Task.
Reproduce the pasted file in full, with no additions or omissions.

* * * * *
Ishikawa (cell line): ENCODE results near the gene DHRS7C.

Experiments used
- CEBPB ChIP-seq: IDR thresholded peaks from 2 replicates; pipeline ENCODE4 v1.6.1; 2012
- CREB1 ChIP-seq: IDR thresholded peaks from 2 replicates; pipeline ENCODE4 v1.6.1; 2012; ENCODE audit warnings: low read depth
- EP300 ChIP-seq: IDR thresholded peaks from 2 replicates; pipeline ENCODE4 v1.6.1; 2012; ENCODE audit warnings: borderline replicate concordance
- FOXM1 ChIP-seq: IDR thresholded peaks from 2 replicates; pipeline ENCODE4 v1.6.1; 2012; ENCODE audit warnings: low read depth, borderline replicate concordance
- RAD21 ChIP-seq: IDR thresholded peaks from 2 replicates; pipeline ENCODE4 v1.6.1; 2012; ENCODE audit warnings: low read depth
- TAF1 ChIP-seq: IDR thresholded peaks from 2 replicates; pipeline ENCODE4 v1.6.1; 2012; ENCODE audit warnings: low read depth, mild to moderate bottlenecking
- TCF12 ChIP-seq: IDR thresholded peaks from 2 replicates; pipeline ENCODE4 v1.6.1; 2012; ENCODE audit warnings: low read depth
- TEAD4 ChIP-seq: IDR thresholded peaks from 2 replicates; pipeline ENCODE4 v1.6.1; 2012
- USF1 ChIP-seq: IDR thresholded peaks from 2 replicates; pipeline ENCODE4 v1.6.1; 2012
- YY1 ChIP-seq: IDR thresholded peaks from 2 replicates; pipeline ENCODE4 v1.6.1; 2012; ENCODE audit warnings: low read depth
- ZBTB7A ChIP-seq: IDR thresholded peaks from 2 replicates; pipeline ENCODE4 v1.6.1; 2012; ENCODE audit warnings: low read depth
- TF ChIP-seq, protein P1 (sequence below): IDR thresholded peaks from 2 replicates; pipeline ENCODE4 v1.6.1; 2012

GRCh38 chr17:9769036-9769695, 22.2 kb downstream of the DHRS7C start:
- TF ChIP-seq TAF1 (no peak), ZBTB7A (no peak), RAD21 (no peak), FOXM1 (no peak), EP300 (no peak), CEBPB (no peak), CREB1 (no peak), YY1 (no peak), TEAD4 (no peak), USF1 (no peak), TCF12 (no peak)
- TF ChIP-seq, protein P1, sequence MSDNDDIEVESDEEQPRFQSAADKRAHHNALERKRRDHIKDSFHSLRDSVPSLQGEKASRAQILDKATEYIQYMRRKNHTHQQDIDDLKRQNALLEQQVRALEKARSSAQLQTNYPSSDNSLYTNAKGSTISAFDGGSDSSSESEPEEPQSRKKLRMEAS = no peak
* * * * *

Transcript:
Ishikawa (cell line): ENCODE results near the gene DHRS7C.

Experiments used
- CEBPB ChIP-seq: IDR thresholded peaks from 2 replicates; pipeline ENCODE4 v1.6.1; 2012
- CREB1 ChIP-seq: IDR thresholded peaks from 2 replicates; pipeline ENCODE4 v1.6.1; 2012; ENCODE audit warnings: low read depth
- EP300 ChIP-seq: IDR thresholded peaks from 2 replicates; pipeline ENCODE4 v1.6.1; 2012; ENCODE audit warnings: borderline replicate concordance
- FOXM1 ChIP-seq: IDR thresholded peaks from 2 replicates; pipeline ENCODE4 v1.6.1; 2012; ENCODE audit warnings: low read depth, borderline replicate concordance
- RAD21 ChIP-seq: IDR thresholded peaks from 2 replicates; pipeline ENCODE4 v1.6.1; 2012; ENCODE audit warnings: low read depth
- TAF1 ChIP-seq: IDR thresholded peaks from 2 replicates; pipeline ENCODE4 v1.6.1; 2012; ENCODE audit warnings: low read depth, mild to moderate bottlenecking
- TCF12 ChIP-seq: IDR thresholded peaks from 2 replicates; pipeline ENCODE4 v1.6.1; 2012; ENCODE audit warnings: low read depth
- TEAD4 ChIP-seq: IDR thresholded peaks from 2 replicates; pipeline ENCODE4 v1.6.1; 2012
- USF1 ChIP-seq: IDR thresholded peaks from 2 replicates; pipeline ENCODE4 v1.6.1; 2012
- YY1 ChIP-seq: IDR thresholded peaks from 2 replicates; pipeline ENCODE4 v1.6.1; 2012; ENCODE audit warnings: low read depth
- ZBTB7A ChIP-seq: IDR thresholded peaks from 2 replicates; pipeline ENCODE4 v1.6.1; 2012; ENCODE audit warnings: low read depth
- TF ChIP-seq, protein P1 (sequence below): IDR thresholded peaks from 2 replicates; pipeline ENCODE4 v1.6.1; 2012

GRCh38 chr17:9769036-9769695, 22.2 kb downstream of the DHRS7C start:
- TF ChIP-seq TAF1 (no peak), ZBTB7A (no peak), RAD21 (no peak), FOXM1 (no peak), EP300 (no peak), CEBPB (no peak), CREB1 (no peak), YY1 (no peak), TEAD4 (no peak), USF1 (no peak), TCF12 (no peak)
- TF ChIP-seq, protein P1, sequence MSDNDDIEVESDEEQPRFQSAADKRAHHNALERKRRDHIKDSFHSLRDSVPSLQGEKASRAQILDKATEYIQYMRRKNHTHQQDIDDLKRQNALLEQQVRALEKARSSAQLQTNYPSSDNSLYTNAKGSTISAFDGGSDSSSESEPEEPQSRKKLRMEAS = no peak